That adds up to high current. Did I ever have any problems? Did any of these extension cables ever overheat? The answer is no. It will be safe, whether or not 'the regulations' say so or not ;)

I will agree, though, that a purpose made spur run in 2.5 t & e or even better a dedicated loop run in t & e would be a more satisfactory option with a short lead on the extension board but imo that would be using a mallet to crack a walnut.
 
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muckshifter

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wasn't trying to tell you how to suck eggs ... just pointing out the obvious. :)
 

floppybootstomp

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wasn't trying to tell you how to suck eggs ... just pointing out the obvious. :)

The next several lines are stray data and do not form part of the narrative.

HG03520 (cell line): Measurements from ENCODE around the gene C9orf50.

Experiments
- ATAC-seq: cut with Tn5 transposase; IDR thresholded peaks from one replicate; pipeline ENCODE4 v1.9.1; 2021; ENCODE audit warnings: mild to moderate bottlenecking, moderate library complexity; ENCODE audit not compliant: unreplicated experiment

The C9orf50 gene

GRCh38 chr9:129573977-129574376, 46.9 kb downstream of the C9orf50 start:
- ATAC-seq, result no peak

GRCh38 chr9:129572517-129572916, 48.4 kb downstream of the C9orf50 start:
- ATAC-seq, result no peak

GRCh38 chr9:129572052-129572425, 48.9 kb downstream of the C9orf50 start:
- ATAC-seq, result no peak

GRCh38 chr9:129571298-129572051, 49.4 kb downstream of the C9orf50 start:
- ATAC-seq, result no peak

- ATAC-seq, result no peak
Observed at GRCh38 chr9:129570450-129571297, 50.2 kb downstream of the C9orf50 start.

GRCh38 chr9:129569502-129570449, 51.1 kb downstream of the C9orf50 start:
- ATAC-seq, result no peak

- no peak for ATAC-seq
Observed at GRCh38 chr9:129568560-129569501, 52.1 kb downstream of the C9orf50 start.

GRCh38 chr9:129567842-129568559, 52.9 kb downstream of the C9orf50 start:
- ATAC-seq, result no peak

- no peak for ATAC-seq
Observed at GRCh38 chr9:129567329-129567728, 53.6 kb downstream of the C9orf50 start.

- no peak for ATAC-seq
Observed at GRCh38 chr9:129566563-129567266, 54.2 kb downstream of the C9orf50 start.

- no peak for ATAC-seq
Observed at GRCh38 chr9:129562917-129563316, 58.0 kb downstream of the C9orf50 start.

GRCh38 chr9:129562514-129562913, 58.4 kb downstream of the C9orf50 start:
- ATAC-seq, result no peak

I didn't think you were Mr Mucks, no probs ;)

And I should point out I am not a qualified electrician.

But I do have a little experience in that field.
 

muckshifter

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I didn't think you were Mr Mucks, no probs ;)

And I should point out I am not a qualified electrician.

But I do have a little experience in that field.

I failed my finals exam, calculators were not allowed, half the class failed. :eek:

the RAF don't like to throw away any investments, so, got to retrain as a AMecA (airframes) ... I really liked electronics. :)



I been out for a few years now. :user:
 

floppybootstomp

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I got as far as City & Guilds Pt III in electronic servicing, two parts - colour TV reception and digital techniques. Of course, all the first part is pretty much irrelevant now, very few CRT's about and flatscreens have everything in one large IC.